Monster City Book Review

Last week, I discussed the Colorado case of the Watts family murders. In this week’s blog post, I review Monster City: Murder, Music, and Mayhem in Nashville’s Dark Age.

The Central Character

Monster City is a book by criminologist and author Michael Arntfield, Ph.D. It is part biography (of detective Pat Postiglione), part crime history, and part criminal psychology. With so many threads, the book has something for just about everyone.

Detective Sergeant Patrick Postiglione grew up in New York City, where he worked in his father’s heating and air conditioning business. A stint in the military left him with two goals: to see the South and find a law enforcement career. As part of his first ambition, he took a “vacation” to Nashville, Tennessee, in January 1978, which became permanent. In 1980, he was part of the Nashville Police Academy’s last training session of 1980.

The protagonist of Monster City, Pat Postiglione with his wife, Margaret.
Patrolman Pat Postiglione (R) with his wife, Margaret

From patrolman, Postiglione quickly worked his way up to homicide detective. As a detective, he showed unusual ability and seemed particularly adept at closing serial homicides and cold cases. Arntfield follows Postiglione’s career by examining several cases he worked on and solved. Many of these were years or decades old.

The Cases Featured in Monster City

Arntfield organizes Monster City around six significant investigations. First is the Vandyland Murders, a series of murders occurring near the campus of Vanderbilt University. Second are the Motel Murders, the murders of high-risk women in seedy motels in Nashville and elsewhere. Third is the Dive Bar murders, the random killing of an aspiring musician and his wife who had just arrived in Nashville trying to make it big in Music City, USA. Fourth is the Tanning Bed murders at a “tanning studio” on Church Street. Fifth, the Fast Food murders. Sixth and perhaps the most challenging is the Rest Stop murders since the killer was a long-haul trucker who could be anywhere.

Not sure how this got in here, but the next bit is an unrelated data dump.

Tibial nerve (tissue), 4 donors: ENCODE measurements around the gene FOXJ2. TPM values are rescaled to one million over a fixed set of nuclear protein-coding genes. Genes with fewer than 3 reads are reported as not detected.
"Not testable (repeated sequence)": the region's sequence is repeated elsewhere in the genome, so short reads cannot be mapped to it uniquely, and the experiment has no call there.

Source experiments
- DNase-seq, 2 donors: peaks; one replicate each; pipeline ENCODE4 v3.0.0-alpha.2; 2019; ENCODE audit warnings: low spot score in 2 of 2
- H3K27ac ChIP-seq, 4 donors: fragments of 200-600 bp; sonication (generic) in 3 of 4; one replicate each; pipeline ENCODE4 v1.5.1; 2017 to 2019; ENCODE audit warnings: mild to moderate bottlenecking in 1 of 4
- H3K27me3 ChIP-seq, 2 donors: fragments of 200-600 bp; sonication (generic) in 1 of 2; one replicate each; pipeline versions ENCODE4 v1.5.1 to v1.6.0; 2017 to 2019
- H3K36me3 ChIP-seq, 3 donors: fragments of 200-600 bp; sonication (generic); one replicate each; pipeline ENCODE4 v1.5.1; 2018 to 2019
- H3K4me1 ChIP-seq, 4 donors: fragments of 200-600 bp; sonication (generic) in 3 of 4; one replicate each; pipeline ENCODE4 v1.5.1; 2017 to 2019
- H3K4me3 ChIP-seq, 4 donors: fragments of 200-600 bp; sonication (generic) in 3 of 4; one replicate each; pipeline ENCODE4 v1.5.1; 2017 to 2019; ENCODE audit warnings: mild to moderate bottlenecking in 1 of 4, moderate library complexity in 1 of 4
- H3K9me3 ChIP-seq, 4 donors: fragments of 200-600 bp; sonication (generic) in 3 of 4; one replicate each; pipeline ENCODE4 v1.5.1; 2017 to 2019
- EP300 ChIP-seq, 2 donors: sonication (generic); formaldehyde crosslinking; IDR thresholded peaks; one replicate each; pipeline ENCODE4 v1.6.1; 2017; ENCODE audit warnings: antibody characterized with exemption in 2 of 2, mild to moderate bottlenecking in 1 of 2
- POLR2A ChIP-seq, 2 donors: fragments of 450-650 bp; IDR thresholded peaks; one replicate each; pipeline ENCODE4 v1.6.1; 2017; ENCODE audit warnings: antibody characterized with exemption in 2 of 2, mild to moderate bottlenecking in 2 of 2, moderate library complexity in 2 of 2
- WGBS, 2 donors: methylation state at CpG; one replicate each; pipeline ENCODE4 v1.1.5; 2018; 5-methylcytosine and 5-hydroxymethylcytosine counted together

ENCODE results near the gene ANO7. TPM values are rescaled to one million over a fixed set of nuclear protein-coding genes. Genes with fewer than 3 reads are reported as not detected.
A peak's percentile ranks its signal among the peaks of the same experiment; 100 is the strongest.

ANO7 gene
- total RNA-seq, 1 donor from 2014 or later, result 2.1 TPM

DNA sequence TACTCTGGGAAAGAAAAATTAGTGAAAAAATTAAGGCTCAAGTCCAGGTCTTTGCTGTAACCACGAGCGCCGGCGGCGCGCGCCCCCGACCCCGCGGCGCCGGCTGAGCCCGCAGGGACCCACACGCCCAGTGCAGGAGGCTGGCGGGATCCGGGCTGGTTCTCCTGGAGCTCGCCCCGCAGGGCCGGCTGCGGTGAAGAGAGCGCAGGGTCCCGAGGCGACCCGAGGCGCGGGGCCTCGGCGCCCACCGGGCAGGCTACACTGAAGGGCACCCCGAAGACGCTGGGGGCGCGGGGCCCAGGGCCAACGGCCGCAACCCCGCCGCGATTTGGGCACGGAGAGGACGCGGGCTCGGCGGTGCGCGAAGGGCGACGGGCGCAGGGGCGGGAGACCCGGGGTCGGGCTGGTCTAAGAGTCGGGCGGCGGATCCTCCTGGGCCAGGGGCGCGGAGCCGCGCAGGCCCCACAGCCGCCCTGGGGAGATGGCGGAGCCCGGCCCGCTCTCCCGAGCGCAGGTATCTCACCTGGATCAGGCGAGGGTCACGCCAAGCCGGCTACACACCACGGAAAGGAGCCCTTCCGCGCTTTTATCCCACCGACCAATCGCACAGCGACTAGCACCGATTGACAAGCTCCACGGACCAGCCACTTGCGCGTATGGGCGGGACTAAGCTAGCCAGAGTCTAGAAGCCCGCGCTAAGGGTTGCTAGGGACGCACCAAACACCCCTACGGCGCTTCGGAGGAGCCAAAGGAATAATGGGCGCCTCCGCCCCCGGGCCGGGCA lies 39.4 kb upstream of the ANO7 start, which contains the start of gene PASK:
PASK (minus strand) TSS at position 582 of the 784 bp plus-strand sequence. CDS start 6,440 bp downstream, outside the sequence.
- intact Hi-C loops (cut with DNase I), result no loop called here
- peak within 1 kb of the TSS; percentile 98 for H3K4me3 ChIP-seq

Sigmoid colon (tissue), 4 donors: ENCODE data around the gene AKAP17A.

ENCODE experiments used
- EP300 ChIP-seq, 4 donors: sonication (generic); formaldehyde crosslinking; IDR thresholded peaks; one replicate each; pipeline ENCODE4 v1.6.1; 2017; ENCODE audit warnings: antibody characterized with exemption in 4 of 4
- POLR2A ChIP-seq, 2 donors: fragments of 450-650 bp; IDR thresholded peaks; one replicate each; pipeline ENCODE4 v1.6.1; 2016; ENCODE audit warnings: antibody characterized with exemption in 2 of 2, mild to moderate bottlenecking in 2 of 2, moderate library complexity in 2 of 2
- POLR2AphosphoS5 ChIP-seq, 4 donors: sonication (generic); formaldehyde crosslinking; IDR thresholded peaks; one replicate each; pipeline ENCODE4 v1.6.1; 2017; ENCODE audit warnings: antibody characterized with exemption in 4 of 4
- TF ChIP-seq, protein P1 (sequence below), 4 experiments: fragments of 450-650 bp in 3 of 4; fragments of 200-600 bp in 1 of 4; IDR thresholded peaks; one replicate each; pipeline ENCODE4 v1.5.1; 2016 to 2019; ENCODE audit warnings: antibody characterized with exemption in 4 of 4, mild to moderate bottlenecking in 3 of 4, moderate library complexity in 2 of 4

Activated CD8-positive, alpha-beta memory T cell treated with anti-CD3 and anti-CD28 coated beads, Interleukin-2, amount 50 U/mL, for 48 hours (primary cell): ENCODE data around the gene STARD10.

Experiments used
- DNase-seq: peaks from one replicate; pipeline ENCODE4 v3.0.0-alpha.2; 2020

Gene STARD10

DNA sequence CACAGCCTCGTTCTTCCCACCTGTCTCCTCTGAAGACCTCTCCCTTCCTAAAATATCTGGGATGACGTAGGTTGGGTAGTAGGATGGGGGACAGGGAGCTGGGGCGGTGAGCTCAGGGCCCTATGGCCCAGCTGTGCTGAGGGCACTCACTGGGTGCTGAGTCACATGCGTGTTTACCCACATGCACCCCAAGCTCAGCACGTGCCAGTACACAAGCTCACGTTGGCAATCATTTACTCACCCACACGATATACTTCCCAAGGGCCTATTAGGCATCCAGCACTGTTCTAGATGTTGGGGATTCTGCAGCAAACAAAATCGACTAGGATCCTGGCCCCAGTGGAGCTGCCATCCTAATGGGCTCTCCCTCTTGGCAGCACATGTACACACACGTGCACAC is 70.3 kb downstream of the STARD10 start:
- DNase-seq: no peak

Although the six investigations form the nexus of the book’s organization, Arntfield also mentions cases. It is a thorough picture of Nashville crime from the mid-1970s through the first decade of the twenty-first century.

My Take on Monster City

Monster City held my complete attention from the first page to the last. Not only are the stories fascinating to true crime fans, but Arntfield tells them with a panache that keeps his readers enthralled. I enthusiastically recommend it.


I have something of a personal connection to the book. I grew up in the Nashville area, and although most of the crimes described in the book occurred after I moved on, two did not. The murder of Sarah Des Prez occurred a block from the campus during the time I was a student at Vanderbilt, but I do not recall it. The disappearance of Marcia Trimble was another story. When the nine-year-old went missing from her Green Hills home, it was a massive local news story. Newscasts on all three local television stations prominently and repeatedly displayed her picture until her body was found.

Pat Postiglione, Deadly Recall, Nashville, Tennessee, 2019

I left Nashville three years before Pat Postiglione hit the streets as a rookie cop. Therefore, I was long gone before he started making a name for himself as a homicide detective.

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